Renata told the following story in November 2004:
".... I would like to write about what happened to our family in Denmark. In June 2000, my Danish husband and I together with three children came to Denmark. Why? According to my husband's opinion, it should have been a perfect country to take our kids. A bit of savings and a move to Denmark, then we could have more time for our family. I understood that we should have more possibilities of doing things together, find secure jobs and very honest people surrounding us.
This is what happened to us: My husband got a job. Meanwhile, we were living in a rented house in a small town in "Midtjylland" [the middle of Jutland, ed.]. The security of him having a good job was great, as was knowing that everything should work out as planned. Our biggest dream was to own a house with a nice garden so our children could play and finally have a place to call their own. We started to look around for a house which we were able to afford at the time. After a few weeks looking and discussing carefully with the estate agent, we bought our house. There was a lot to renovate and do. We were used to hard work and we were trying to create a perfect humble home. It seemed that my husband's boss was more than jealous, so he told him that there was no more work for him. That was the first lie that we were faced with: The secure job that he never had. Automatically, our situation changed, but a few weeks later, my husband got another job in one of the richest and biggest companies in town. Too bad that his boss was an alcoholic who was very good at complaining and finding problems in everything. My husband worked there for two years and was fired by his boss who retired a month before he decided to fire him. He never had a chance to meet the new boss and keep his job. After that, we were in big trouble.
At the same time, our daughter was confirmed. In Denmark, confirmation was the step into real and adult life. A few months after the confirmation, at the age of 13, our daughter started going to parties, drinking and smoking. For her, it was okay, because everyone else did it. It went on for a year, and we sent her to a boarding school that she wanted to go to. When she came home for the weekends, she was never home, she was partying the whole time and didn't come home at night. We were looking for her everywhere, but she never told us when or where she was going. She started to cut her arms and be very aggressive. At school, she shared a room with three other girls. Two of these girls were abused by their fathers, and the third was beaten and came from a divorced family. The two girls who were molested were also schizophrenic and had many problems that they shared with my daughter. She had many things to think about and went crazy herself. The community promised to cover the expenses of her school, but that ended up differently. The one who should be responsible for that wasn't there anymore. My daughter also should have had a psychologist from the community, but she only saw him twice. There are drugs and alcohol in school, and everyone pretends not to see it.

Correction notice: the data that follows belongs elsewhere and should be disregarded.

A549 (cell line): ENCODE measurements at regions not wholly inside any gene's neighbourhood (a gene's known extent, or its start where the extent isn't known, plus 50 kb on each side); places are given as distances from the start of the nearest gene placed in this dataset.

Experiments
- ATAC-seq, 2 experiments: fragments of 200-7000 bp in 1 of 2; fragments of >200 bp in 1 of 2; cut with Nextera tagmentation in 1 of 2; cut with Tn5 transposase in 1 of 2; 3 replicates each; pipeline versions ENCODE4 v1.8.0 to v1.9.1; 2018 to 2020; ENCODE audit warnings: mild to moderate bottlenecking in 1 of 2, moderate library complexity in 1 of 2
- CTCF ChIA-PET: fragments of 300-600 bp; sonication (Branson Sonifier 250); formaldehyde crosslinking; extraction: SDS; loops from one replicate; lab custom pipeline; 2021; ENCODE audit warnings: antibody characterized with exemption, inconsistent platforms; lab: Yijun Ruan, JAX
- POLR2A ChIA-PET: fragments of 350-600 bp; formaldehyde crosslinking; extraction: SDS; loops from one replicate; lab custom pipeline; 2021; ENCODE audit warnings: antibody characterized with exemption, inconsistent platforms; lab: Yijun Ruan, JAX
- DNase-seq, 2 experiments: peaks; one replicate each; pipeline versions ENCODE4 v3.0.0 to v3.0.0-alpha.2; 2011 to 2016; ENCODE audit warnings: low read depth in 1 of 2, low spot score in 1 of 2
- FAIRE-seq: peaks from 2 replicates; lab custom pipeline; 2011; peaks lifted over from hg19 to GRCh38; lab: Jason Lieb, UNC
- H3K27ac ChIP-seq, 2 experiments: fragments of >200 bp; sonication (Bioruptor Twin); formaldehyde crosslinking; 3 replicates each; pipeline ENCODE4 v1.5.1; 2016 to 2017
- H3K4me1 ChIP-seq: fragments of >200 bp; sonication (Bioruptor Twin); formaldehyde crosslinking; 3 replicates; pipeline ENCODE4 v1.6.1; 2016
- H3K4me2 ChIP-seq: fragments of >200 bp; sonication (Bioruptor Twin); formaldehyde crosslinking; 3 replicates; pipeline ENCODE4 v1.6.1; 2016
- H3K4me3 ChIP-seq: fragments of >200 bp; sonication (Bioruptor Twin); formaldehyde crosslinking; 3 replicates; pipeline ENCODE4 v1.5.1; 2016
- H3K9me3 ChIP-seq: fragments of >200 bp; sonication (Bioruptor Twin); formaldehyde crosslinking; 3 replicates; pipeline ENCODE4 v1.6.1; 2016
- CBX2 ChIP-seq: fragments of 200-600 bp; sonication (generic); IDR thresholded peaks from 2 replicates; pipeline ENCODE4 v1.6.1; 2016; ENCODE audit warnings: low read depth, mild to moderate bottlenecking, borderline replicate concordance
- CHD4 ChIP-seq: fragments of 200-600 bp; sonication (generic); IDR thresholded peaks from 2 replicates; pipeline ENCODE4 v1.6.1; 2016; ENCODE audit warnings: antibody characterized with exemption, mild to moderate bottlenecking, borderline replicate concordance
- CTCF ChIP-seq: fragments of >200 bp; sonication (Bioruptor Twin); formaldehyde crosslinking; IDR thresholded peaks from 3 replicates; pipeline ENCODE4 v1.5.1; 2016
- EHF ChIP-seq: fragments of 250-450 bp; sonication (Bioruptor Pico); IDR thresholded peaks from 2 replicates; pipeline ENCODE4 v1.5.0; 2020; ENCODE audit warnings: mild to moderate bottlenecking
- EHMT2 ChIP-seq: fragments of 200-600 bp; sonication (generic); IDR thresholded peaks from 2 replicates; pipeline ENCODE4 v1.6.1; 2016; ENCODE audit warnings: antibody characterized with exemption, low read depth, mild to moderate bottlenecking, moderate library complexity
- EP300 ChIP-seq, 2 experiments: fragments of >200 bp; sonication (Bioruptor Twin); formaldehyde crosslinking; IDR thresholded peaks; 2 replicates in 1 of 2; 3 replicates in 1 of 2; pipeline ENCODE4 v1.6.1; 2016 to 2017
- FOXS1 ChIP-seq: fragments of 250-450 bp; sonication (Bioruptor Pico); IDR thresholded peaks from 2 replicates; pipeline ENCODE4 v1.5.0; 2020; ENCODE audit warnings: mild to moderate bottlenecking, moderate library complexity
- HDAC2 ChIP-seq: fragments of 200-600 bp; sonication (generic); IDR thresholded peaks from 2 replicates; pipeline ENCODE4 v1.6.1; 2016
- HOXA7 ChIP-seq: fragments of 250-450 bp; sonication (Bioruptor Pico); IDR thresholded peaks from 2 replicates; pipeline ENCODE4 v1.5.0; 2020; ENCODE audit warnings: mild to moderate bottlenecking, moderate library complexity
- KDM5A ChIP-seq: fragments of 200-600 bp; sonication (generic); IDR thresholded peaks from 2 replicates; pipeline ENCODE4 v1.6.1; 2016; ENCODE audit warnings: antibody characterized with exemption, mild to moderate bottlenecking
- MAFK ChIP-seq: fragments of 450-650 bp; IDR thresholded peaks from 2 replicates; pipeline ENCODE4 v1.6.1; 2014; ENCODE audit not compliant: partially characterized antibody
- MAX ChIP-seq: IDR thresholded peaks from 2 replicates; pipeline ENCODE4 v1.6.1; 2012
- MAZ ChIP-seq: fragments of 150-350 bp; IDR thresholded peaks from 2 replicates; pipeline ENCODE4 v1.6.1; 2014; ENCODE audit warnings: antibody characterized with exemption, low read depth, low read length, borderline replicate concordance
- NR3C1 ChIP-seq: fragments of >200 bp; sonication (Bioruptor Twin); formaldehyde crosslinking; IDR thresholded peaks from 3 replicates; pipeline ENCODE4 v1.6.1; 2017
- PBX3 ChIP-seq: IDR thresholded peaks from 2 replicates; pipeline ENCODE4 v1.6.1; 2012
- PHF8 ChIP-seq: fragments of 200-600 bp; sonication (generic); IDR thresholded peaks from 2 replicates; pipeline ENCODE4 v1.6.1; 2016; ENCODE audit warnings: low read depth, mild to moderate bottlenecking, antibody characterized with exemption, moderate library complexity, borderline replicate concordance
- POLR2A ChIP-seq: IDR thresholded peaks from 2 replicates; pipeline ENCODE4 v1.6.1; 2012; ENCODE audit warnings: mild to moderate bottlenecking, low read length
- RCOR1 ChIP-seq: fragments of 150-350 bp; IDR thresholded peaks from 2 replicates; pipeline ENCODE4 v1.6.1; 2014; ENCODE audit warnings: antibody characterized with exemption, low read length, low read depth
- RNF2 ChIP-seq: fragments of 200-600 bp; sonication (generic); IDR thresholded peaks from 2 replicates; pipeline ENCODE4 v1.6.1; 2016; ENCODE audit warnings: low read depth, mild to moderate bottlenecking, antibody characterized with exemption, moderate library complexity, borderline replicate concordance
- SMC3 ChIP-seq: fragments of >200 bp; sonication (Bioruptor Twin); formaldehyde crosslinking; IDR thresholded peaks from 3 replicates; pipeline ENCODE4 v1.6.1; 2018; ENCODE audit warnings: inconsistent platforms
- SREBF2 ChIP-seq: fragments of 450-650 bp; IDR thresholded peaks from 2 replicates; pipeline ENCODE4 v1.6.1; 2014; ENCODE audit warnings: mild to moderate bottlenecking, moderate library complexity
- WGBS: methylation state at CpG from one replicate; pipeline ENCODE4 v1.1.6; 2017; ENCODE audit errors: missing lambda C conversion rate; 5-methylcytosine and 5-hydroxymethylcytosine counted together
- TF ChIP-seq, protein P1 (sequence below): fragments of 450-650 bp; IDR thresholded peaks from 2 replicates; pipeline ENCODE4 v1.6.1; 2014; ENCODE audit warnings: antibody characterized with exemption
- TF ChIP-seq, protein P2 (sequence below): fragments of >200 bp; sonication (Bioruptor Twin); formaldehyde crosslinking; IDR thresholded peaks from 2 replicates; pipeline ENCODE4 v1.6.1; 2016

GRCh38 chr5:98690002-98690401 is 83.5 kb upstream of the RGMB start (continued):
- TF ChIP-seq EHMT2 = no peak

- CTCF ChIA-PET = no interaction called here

Our economic and mental situation was devastating. We put our house for sale in March 2003. Another estate agent was responsible for selling our house. We gave them the keys to our place and we left for 2 months outside Denmark. When we came back, we had an electricity bill for 17,000 kr. [2,300 euros or £1,600, ed.]and a cut telephone wire. My husband was going out of his mind. The government would not help us financially because we owned a property [this is a classic example of the workings of the Jantelov. Property owners in Denmark are permanent targets of envy from others, because they are considered rich when owning property. The politically correct behaviour is to be poor and live in rented, social accommodation. Hence, property owners will be harassed by all available means by the administration, at least until they break down and sell. It doesn't matter if the rent is more expensive than the mortgage payments. What matters is that you are not property owner, because by being a property owner, you show that you think you are better than others, according to the wicked Jantelov. In places where rented and owned buildings are next to each other, it can be seen that those who live in the rented flats frown upon the "rich ones" in the owned flats. ed.]. So the first announcement about our house going on forced sale came fast. Then, the estate agent that sold us the house came by to assure us that they would be able to help saving our house by selling it. They convinced us that it was nonsense that the other estate agent was unable to sell a house for so long time, from March to November 2003. So again, the original estate agent acted quickly and advertised our house. Keeping the friendly smiles on their faces, they drove us to "the bottom of the sea". They said that they couldn't help in any way, but they sold the house a week after the auction. Even though we found a family member who was willing to help us and loan us money, one lawyer decided not to accept it. All those people are liars and cheaters, wearing elegant clothes, smiling nicely and ripping your life to pieces with cold blood and no mercy. But the worst is that there is no justice over those people in Denmark. We can't find a lawyer to take our case, because we need 35,000 kr. before anybody will talk to us and take our case seriously. Right now, our family is living out of Denmark with big scars that are very hard to heal. All names and telephone numbers will be given if requested. We went trough living hell surrounded by communists and ignorants, which is something that you can't describe in words, but something that stays with you for as long as you live. The plague of hate, jealousy and hopelessness is what these robot-like people are."